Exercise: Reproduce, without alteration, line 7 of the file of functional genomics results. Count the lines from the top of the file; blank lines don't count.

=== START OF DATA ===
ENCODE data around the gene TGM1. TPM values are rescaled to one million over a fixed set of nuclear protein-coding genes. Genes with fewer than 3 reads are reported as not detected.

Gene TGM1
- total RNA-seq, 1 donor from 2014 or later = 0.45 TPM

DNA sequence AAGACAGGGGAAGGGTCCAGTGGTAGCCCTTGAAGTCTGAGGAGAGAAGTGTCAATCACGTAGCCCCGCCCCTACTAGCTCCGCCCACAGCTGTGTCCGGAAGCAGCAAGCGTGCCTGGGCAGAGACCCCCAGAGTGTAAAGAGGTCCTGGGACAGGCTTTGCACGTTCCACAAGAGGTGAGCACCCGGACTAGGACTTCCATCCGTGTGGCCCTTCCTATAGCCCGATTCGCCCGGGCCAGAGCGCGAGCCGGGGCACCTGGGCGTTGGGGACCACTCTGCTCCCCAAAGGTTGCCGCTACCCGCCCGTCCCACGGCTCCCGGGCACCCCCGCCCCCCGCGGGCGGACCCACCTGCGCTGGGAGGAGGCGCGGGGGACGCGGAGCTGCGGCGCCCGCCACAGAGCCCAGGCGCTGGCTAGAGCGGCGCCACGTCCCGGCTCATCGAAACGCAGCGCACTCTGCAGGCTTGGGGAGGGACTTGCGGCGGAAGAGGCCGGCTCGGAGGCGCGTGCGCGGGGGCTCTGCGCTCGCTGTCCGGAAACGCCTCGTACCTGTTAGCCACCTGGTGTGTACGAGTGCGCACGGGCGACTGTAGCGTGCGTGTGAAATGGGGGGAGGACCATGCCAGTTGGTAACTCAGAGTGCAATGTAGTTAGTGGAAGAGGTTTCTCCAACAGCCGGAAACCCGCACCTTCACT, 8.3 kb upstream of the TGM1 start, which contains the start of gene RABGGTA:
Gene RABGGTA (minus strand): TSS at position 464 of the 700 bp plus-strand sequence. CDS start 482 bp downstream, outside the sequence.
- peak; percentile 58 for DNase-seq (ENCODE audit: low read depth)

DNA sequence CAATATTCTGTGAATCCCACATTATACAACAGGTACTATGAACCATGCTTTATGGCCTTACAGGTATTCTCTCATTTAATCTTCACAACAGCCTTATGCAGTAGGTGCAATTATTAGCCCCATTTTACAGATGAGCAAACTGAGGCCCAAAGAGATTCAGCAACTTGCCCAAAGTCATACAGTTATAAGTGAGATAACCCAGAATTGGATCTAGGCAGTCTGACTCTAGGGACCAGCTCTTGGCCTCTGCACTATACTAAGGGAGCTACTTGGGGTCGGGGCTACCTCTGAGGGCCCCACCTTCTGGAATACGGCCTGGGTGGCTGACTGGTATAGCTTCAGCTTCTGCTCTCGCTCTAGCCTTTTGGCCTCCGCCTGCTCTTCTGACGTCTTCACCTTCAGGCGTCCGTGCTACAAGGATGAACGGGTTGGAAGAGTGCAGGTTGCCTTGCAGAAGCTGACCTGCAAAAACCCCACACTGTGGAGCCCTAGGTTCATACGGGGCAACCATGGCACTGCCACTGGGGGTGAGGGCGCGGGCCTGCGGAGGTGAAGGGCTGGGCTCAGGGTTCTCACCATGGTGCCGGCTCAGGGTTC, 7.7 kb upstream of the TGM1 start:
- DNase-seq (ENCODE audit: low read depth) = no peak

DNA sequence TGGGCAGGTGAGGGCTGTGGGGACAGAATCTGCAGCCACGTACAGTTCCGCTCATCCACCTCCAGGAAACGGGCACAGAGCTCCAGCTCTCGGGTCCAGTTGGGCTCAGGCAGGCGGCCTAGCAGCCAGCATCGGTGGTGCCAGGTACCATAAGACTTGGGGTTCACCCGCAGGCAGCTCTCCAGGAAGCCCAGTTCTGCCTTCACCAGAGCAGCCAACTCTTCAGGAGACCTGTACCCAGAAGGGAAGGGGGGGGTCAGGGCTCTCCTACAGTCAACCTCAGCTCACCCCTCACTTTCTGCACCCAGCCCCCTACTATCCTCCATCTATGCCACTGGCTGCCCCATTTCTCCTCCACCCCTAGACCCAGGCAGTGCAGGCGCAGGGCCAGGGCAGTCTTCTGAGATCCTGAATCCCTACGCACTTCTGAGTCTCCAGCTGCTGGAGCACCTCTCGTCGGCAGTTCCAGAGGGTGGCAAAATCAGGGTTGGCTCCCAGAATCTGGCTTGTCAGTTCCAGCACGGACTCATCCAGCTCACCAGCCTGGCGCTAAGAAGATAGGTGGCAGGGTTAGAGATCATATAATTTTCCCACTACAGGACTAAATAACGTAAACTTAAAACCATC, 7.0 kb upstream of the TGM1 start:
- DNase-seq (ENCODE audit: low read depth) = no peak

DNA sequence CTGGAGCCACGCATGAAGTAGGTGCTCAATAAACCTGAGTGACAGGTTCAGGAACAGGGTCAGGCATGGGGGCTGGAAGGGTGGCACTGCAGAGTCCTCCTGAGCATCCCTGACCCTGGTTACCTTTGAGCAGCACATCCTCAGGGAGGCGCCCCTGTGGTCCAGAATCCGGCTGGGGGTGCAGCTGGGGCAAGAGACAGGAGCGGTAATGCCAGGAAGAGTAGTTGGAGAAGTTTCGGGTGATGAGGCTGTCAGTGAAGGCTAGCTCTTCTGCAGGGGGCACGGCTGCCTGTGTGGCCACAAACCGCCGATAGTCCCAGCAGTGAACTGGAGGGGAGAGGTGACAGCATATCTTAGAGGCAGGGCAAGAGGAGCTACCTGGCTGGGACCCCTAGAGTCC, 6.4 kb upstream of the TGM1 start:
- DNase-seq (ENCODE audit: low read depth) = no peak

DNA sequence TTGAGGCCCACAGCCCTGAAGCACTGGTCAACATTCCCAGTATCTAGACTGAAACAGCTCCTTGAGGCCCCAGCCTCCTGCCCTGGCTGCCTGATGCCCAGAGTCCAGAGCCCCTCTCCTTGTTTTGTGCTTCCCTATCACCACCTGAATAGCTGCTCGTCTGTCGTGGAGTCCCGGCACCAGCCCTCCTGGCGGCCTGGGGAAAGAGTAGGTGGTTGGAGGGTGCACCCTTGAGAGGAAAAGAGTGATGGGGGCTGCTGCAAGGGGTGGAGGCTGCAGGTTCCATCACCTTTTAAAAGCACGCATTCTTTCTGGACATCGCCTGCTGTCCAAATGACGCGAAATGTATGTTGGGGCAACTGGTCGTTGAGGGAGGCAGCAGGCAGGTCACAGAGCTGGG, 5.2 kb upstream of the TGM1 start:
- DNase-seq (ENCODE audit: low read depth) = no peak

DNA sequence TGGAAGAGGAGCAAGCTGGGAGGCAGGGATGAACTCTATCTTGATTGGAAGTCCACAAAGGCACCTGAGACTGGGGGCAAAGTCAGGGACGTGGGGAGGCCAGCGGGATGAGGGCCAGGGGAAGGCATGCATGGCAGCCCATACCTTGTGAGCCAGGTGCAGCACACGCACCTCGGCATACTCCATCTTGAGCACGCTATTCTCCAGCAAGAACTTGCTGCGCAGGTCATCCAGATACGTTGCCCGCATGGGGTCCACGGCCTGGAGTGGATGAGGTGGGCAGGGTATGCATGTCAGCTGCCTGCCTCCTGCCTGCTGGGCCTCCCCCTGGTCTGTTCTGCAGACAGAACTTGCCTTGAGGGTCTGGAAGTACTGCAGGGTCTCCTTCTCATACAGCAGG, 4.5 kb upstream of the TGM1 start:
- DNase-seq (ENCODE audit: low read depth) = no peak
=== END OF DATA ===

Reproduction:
DNA sequence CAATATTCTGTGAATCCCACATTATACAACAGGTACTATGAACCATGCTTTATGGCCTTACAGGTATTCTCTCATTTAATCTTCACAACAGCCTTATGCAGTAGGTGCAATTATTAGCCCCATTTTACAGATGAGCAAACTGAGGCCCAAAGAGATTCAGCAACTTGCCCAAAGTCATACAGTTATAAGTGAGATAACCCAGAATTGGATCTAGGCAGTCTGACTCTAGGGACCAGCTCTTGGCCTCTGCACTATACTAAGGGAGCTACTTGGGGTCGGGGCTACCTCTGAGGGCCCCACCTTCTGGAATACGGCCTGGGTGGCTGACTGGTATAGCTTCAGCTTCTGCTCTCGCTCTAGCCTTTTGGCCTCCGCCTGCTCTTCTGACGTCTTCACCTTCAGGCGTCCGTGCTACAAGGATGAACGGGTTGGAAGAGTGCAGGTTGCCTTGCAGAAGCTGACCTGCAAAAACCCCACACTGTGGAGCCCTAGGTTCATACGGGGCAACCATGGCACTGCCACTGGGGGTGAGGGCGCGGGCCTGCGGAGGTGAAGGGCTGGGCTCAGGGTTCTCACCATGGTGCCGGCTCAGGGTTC, 7.7 kb upstream of the TGM1 start: